Search Results

You are looking at 1 - 10 of 1,295 items for :

  • All content x
Clear All
Free access

Subhrajit K. Saha, Laurie E. Trenholm, and J. Bryan Unruh

leach through soils and contaminate groundwater if not properly applied, although other research has shown that properly applied fertilizer is assimilated by the grass ( Erickson et al., 2001 ; Snyder et al., 1984 ). Proper fertilizer management

Free access

Catherine S.M. Ku and David R. Hershey

Abbreviations: EC, electrical conductivity EC a , EC of the applied solution; EC e , EC of a saturated medium extract; ET, evapotranspiration; LF, leaching fraction; LR, leaching requirement; M a , mass of pot after irrigation when at container

Full access

A. Liptay and P. Sikkema

Tomato (Lycopersicon esculentum Mill) seedlings given 0.3 to 0.4 L/tray per day of a mineral solution containing (in mg·L-1) 150N-47P-216K-64Ca-40Mg maintained optimal height at 10 to 13 cm for Ontario processing tomato transplants. Seedlings given greater fertigation volumes were too tall and spindly to use as transplants. Transplants given 0.2 L of water per tray per day were very short (6 cm) compared to those receiving 0.3 to 0.4 L. As fertigation volume was increased from 0.2 to 0.7 L, shoot N remained constant while root N increased. Shoots had about a 3-fold higher level of N, P, and K than the roots. Calcium and magnesium were similar in roots and shoots. Mineral leaching from the trays was 1% of the total volume applied for the 0.4-L and 4% for the 0.7-L treatment.

Full access

Timothy K. Broschat

Release rates for 13 commercially available soluble and controlled-release K fertilizers were determined in sand columns at 21C. Potassium chloride, KMgSO4, and K2CO3 were leached completely from the columns within 3 or 4 weeks. Osmocote 0N-0P-38.3K, Multicote 9N-0P-26.7K, the two S-coated K2SO4 products, and Nutricote 2N-0P-30.8K Ty 180 all had similar release curves, with fairly rapid release during the first 20 to 24 weeks, slower release for the next 10 to 12 weeks, and virtually no K release thereafter.

Full access

T.K. Hartz and R.F. Smith

maximized when in-season N leaching potential is significant. Many studies documenting CRF benefits were conducted on sandy soils and in environments receiving significant in-season precipitation; CRF research on potato production in Florida ( Hutchinson

Full access

Laurie E. Trenholm and Jerry B. Sartain

assess BMP recommendations, FDEP-funded research is currently underway to quantify nutrient leaching in three locations statewide and to verify the existing BMPs. Results from this research may also assist in providing recommendations for some of the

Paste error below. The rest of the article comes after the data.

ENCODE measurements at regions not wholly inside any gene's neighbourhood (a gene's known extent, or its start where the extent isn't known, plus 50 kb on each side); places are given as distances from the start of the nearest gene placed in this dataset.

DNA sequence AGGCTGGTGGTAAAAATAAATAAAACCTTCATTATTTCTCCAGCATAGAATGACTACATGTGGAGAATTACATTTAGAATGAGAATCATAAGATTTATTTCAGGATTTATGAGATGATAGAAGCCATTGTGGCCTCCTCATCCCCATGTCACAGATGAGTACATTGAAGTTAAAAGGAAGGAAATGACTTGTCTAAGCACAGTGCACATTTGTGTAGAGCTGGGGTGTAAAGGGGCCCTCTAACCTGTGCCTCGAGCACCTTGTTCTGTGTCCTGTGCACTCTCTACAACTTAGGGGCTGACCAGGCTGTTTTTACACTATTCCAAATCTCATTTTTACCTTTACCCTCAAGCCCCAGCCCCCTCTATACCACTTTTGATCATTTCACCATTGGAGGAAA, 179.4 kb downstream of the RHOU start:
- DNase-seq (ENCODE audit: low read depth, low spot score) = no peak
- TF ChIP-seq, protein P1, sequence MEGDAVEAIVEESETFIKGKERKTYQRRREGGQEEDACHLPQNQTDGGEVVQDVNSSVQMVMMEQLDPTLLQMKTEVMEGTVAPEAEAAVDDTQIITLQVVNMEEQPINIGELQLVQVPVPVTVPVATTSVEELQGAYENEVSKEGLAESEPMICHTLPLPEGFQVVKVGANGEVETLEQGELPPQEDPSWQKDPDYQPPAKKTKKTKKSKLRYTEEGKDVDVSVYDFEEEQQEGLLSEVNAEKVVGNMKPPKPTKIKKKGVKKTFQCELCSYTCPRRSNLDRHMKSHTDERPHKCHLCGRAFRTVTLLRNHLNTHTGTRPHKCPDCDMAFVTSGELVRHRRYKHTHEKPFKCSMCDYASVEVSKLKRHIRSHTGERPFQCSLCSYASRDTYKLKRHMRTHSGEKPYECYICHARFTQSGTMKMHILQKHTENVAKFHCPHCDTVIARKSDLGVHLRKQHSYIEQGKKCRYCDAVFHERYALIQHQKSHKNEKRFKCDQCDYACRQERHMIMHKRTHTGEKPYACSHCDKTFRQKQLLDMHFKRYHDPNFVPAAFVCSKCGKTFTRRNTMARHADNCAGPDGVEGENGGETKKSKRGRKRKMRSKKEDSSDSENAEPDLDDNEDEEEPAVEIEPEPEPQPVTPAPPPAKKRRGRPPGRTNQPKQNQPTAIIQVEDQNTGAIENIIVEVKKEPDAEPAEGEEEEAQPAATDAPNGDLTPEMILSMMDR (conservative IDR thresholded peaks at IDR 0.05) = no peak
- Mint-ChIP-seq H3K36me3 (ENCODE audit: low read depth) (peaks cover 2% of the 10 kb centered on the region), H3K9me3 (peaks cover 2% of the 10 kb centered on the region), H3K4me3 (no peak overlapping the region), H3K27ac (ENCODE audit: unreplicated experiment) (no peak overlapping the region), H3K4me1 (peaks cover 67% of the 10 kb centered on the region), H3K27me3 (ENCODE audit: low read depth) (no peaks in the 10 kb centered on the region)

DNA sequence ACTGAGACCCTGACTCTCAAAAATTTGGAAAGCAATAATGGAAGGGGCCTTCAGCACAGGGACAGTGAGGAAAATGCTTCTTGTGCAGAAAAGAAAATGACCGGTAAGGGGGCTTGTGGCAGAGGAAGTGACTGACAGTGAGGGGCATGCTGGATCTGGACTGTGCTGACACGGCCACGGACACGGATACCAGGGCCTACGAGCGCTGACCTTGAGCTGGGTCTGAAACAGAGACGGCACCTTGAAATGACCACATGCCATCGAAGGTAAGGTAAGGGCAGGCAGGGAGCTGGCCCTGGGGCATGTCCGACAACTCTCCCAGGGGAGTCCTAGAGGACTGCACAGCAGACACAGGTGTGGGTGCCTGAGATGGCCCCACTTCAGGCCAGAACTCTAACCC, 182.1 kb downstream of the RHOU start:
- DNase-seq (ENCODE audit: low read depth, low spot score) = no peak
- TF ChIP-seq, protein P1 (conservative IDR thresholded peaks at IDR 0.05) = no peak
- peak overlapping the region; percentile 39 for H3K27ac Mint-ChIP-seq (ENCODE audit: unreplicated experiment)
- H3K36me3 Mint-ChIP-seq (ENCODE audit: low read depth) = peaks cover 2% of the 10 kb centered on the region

Free access

James E. Altland and James C. Locke

thus far seems to indicate similar potential benefits in soilless substrates including additions of some nutrients, reduction in leaching of nitrates and phosphates, beneficial shifts in microbial populations, and improved physical properties. Despite

Full access

Sueyde Fernandes de Oliveira Braghin, Simone C. Mello, Jéssika Angelotti-Mendonça, Keigo Minami, and Yuncong C. Li

quality, increasing the fertilizer use efficiency and preventing losses of nutrients, especially nitrogen (N) by leaching or denitrification ( Fageria and Baligar, 2005 ). CRFs are designed to release nutrients into the grown medium at a rate more closely

Free access

Catherine S.M. Ku and David R. Hershey

Abbreviations: EC, electrical conductivity; EC a , EC of the applied solution; EC e , EC of a saturated medium extract; ET, evapotranspiration; LF, leaching fraction; LI, leaching intensity; LR, leaching requirement; M a , mass of pot after

Free access

Janet C. Cole and John M. Dole

These studies were conducted to determine the effect of 1) temperature on P leaching from a soilless medium amended with various P fertilizers, 2) water application volume on P leaching, and 3) various fertilizers on P leaching during production and growth of marigolds (Tagetes erecta L. `Hero Flame'). Increasing temperature linearly decreased leaching fraction; however, total P leached from the single (SSP) or triple (TSP) superphosphate-amended medium did not differ regardless of temperature. Despite a smaller leaching fraction at higher temperatures and no change in the total P leached, P was probably leached more readily at higher temperatures. More P was leached from the medium amended with uncoated monoammonium phosphate (UCP) than from the medium containing polymer-coated monoammonium phosphate (CTP) at all temperatures, and more P was leached from UCP-amended medium at lower temperatures than at higher temperatures. More P was leached from TSP- than from SSP-amended medium and from UCP- than from CTP-amended medium regardless of the water volume applied, but leachate P content increased linearly as water application volume increased for all fertilizers tested. Plant dry weights did not differ regardless of P source. Leachate electrical conductivity (EC) was lower with TSP than with SSP. Leachate EC was also lower with CTP than with UCP. A higher percentage of P from controlled release fertilizer was taken up by plants rather than being leached from the medium compared to P from uncoated fertilizers.